Press Release
Contact:
Jim Greif
jgreif@aals.org
(202) 296-1593

AALS Honors Michael A. Olivas with Lifetime Service Award


Washington, D.C. (December 3, 2018) – The Association of American Law Schools (AALS) is honoring Professor Michael A. Olivas, University of Houston Law Center (UHLC), with the 2018 AALS Triennial Award for Lifetime Service to Legal Education and to the Legal Profession.

Spanning nearly 40 years Professor Olivas’ career has been defined by his numerous contributions to teaching, scholarship, and leadership. Professor Olivas started his career at the University of Houston in 1982, with a joint appointment in law and as chair of the University of Houston’s graduate program in higher education. He is currently the William B. Bates Distinguished Chair in Law and Director of the Institute for Higher Education Law and Governance at the University of Houston Law Center.

“Being a law faculty member at UHLC all these years has been an honor and has enabled me to serve this institution I love, and to which I have dedicated my career,” Olivas said in a press release from UHLC. “We all live to serve our students, and to advance scholarship in our fields, and I have never looked back. There is so much work to do, and so many legal needs. This opportunity for service has always animated and inspired me.”

Professor Olivas has made many scholarly contributions to the legal profession, particularly in the areas of immigration law and law of higher education. He has contributed nearly 80 articles to various scholarly outlets. He has authored or edited, dozens of book chapters and made several contributions scholarly journal editorial boards. Olivas has been an active volunteer with AALS, having chaired the Section on Education Law three times and the Section on Immigration Law twice. In 2005, he was elected to the AALS Executive Committee for a three-year term and served as President of AALS in 2011.

Professor Olivas is recognized his for scholarship in both immigration and education as well as for advocacy in Hispanic communities, including: the 1992 Clyde Ferguson Award from the AALS Section on Minority Groups; the Social Justice in Education Award and the Howard Bowen Distinguished Career Award from the American Educational Research Association; the Lifetime Achievement Award from the Hispanic Bar Association Houston; Outstanding Professor of the Year award from the Hispanic National Bar Association; and a Faculty Distinction Award from the University of Houston Law Alumni Association—among others.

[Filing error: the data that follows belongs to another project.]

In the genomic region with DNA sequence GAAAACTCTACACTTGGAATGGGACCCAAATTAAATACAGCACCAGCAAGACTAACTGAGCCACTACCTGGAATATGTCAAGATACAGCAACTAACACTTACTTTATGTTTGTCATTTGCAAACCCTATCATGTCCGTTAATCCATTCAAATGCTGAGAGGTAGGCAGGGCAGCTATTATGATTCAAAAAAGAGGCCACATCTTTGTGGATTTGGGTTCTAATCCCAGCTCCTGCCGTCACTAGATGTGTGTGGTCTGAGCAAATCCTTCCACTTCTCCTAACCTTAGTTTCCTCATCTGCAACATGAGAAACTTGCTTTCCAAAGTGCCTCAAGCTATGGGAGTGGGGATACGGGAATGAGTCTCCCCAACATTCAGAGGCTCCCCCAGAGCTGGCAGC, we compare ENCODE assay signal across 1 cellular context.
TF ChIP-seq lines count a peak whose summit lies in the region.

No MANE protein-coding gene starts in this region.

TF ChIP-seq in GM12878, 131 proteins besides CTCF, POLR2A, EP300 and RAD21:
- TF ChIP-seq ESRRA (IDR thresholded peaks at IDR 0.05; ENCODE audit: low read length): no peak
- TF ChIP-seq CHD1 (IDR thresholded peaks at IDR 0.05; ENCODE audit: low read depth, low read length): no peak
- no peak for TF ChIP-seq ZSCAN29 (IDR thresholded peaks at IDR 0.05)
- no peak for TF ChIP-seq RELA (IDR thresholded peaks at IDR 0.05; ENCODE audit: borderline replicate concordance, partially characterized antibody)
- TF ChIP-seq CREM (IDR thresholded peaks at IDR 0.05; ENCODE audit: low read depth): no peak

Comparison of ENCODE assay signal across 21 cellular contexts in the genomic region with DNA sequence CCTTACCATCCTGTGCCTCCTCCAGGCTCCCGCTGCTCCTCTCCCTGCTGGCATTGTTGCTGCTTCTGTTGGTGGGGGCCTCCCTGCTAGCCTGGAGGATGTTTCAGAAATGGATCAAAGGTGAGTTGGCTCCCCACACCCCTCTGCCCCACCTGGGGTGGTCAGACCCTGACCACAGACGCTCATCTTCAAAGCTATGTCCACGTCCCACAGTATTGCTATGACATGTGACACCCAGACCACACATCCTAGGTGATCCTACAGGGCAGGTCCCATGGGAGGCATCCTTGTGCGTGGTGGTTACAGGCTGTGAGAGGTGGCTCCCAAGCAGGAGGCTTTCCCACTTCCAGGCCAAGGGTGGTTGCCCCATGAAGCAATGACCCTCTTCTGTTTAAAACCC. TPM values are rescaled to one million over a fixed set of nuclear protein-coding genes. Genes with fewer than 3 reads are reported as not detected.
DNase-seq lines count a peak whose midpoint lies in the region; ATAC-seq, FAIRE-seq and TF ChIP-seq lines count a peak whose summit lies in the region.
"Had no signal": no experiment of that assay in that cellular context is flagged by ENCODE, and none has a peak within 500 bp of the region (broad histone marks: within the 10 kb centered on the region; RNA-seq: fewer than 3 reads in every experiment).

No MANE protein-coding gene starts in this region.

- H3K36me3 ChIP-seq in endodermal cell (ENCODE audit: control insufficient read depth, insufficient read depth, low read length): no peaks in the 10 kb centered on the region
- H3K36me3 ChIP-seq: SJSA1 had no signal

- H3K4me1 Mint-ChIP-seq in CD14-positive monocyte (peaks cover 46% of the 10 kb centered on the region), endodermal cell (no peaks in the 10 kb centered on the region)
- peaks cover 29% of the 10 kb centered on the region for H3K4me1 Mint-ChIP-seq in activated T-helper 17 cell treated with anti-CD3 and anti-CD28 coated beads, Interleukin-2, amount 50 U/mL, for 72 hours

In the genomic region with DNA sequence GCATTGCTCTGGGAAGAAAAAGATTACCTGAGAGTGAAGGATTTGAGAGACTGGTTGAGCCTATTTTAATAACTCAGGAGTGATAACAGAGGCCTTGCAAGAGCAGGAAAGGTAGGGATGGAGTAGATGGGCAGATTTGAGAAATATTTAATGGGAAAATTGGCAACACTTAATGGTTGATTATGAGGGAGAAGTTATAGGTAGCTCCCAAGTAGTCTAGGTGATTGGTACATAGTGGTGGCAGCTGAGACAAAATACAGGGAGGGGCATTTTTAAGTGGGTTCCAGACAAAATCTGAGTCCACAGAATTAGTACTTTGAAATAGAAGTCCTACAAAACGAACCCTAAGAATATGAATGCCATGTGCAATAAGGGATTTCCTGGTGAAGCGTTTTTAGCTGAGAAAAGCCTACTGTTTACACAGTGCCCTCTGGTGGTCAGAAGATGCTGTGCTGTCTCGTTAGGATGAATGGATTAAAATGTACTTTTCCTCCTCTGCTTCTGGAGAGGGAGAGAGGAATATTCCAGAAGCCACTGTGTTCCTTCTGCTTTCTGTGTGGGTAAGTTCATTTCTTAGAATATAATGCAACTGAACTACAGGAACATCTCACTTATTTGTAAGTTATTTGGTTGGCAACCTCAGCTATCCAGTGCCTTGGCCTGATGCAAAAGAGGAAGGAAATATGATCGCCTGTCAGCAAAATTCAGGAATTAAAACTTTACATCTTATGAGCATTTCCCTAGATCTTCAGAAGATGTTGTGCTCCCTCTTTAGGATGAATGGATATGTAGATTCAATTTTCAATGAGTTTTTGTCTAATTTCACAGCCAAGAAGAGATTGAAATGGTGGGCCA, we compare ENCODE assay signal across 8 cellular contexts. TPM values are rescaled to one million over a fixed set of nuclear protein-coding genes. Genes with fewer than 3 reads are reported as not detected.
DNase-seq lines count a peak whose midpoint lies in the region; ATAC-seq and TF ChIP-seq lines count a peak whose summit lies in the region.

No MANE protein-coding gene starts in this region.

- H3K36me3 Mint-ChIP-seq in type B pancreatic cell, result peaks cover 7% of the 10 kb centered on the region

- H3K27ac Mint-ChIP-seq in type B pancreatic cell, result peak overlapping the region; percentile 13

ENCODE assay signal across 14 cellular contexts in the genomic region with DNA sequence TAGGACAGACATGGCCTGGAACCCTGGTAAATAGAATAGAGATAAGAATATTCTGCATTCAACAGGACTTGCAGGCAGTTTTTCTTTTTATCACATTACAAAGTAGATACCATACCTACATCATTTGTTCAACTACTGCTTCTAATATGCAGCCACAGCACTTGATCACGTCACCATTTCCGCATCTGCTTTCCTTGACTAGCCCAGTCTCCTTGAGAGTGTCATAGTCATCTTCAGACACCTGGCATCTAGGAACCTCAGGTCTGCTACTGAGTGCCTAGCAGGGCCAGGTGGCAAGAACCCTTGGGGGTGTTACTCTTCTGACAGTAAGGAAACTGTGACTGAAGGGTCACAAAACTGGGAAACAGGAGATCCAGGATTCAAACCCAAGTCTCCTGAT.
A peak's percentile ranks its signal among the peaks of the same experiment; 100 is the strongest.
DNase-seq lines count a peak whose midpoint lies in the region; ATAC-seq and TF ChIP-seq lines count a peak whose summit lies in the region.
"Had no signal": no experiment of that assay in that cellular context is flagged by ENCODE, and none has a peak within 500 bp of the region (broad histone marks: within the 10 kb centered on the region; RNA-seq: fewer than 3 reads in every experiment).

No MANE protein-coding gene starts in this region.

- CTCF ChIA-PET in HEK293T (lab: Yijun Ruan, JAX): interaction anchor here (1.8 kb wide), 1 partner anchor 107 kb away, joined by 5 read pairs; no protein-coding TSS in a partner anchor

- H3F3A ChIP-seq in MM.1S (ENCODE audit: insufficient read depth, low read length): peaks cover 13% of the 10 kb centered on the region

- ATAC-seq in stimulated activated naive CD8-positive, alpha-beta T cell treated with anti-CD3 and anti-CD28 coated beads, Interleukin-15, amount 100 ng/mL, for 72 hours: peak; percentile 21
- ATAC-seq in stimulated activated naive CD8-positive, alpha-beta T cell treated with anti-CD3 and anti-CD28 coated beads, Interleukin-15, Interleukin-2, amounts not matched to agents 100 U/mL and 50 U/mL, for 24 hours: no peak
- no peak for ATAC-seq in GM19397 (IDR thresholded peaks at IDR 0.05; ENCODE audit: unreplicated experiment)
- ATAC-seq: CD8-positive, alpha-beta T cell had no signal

In nominating Professor Olivas for the award, colleagues have praised his commitment to his students and public service. “Michael Olivas richly deserves this honor,” Professor Erwin Chemerinsky, Dean of the University of California, Berkeley School of Law, stated. “He has done so much to improve legal education, whether formally with his service as AALS President or informally in his efforts to enhance diversity in the legal academy.”

Professor Olivas will be the fifth AALS Triennial Award recipient. Previous recipients were:
Professor of Law and Counselor to the President, Vice Dean Norman Dorsen of New York University (2006); Judge, Professor, and former Dean Guido Calabresi of Yale Law School (2009); Professor Derrick Bell of New York University School of Law (2012); and Professor and former Dean Herma Hill Kay of University of California, Berkeley School of Law (2015). The award will be presented during the 2019 AALS Annual Meeting, January 2-6 in New Orleans, Louisiana.

About AALS
The Association of American Law Schools (AALS), founded in 1900, is a nonprofit association of 179 law schools. Its members enroll most of the nation’s law students and produce the majority of the country’s lawyers and judges, as well as many of its lawmakers. The mission of AALS is to uphold and advance excellence in legal education. In support of this mission, AALS promotes the core values of excellence in teaching and scholarship, academic freedom, and diversity, including diversity of backgrounds and viewpoints, while seeking to improve the legal profession, to foster justice, and to serve its many communities–local, national and international.